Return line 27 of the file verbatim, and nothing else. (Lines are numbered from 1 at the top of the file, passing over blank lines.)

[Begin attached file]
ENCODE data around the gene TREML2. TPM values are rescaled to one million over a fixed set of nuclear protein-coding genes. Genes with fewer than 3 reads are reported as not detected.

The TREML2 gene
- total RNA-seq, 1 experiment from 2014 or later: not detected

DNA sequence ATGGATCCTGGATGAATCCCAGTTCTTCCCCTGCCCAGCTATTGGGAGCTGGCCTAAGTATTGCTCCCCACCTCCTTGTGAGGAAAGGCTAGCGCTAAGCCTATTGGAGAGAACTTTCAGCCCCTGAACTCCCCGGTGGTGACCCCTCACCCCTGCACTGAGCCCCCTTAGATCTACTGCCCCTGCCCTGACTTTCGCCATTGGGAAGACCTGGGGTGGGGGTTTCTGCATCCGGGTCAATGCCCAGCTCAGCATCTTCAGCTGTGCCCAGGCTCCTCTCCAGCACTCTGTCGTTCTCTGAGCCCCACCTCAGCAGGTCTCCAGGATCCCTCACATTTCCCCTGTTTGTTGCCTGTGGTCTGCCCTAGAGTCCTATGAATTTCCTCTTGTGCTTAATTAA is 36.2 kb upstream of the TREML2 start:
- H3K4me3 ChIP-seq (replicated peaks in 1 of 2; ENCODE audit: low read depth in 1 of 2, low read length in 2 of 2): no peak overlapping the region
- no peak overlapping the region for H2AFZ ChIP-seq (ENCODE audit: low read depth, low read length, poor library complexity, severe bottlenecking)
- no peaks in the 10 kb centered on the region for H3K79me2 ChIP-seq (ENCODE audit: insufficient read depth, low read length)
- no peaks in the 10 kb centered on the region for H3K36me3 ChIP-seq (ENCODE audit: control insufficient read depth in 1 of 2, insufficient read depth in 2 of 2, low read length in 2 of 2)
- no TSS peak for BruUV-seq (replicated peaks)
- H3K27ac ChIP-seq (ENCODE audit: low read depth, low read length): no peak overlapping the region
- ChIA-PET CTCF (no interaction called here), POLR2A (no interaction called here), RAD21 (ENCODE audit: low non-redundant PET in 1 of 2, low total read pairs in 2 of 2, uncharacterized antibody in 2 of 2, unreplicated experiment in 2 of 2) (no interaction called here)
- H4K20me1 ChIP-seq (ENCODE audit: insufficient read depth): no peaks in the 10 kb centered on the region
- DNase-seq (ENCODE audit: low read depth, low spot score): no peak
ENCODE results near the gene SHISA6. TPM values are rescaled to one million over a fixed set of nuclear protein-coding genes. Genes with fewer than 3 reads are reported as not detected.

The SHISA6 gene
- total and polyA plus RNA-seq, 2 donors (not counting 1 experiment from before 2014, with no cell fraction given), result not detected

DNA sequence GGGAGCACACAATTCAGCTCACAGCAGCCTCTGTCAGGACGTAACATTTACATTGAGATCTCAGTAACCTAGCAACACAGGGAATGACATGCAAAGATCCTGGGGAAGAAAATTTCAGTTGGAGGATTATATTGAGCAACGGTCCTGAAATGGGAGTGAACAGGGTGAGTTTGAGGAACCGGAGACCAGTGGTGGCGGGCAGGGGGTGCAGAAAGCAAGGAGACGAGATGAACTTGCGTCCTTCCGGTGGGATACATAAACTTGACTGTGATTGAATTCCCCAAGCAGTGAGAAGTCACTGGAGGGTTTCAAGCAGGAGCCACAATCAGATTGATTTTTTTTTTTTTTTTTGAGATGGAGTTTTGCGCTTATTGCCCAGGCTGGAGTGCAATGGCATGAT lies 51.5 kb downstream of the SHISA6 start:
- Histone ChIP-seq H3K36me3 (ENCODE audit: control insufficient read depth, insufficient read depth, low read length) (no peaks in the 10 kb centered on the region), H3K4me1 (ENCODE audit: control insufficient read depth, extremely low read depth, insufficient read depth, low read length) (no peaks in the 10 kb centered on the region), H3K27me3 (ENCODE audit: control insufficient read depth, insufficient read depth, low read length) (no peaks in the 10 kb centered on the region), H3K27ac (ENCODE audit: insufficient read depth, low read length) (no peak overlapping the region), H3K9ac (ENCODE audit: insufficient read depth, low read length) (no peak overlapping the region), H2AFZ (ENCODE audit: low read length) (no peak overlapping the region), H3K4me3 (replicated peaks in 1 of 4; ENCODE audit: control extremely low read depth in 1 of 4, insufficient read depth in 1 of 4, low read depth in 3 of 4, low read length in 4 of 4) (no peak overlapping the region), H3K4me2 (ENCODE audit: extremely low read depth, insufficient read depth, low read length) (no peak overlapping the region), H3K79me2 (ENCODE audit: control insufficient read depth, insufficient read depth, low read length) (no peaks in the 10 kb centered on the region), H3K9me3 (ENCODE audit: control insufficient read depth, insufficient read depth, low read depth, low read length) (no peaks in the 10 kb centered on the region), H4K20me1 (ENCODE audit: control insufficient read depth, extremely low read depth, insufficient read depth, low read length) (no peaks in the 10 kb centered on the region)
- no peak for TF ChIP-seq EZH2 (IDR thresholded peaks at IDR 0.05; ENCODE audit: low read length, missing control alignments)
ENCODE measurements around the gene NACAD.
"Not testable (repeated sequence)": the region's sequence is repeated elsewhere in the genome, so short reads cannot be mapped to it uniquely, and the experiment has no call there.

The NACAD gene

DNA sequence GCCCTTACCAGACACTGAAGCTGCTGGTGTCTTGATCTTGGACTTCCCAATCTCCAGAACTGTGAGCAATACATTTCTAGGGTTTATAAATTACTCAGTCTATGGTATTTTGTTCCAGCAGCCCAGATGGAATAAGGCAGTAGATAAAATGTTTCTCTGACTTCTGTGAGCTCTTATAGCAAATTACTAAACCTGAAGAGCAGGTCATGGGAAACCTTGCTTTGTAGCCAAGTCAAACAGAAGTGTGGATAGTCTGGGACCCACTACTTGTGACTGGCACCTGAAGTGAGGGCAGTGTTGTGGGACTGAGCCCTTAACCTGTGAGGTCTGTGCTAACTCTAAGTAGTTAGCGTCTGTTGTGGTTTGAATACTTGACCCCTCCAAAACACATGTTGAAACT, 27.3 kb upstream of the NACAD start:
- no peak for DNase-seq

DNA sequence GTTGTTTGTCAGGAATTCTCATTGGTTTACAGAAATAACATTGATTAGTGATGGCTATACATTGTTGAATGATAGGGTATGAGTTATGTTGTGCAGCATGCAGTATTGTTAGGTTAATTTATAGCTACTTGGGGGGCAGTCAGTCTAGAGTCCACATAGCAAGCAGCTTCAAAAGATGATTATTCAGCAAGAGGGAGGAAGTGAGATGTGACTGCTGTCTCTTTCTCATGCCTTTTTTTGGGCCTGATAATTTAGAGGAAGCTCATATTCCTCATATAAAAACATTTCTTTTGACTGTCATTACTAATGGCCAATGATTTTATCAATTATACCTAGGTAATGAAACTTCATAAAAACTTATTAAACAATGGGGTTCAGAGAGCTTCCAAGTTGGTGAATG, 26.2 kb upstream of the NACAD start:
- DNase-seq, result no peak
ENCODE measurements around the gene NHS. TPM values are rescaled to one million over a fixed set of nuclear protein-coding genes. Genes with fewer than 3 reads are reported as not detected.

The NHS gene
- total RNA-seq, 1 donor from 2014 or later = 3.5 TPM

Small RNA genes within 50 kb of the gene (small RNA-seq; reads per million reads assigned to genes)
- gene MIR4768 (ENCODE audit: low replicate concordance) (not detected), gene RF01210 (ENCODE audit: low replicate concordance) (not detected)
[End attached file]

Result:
ENCODE measurements around the gene NHS. TPM values are rescaled to one million over a fixed set of nuclear protein-coding genes. Genes with fewer than 3 reads are reported as not detected.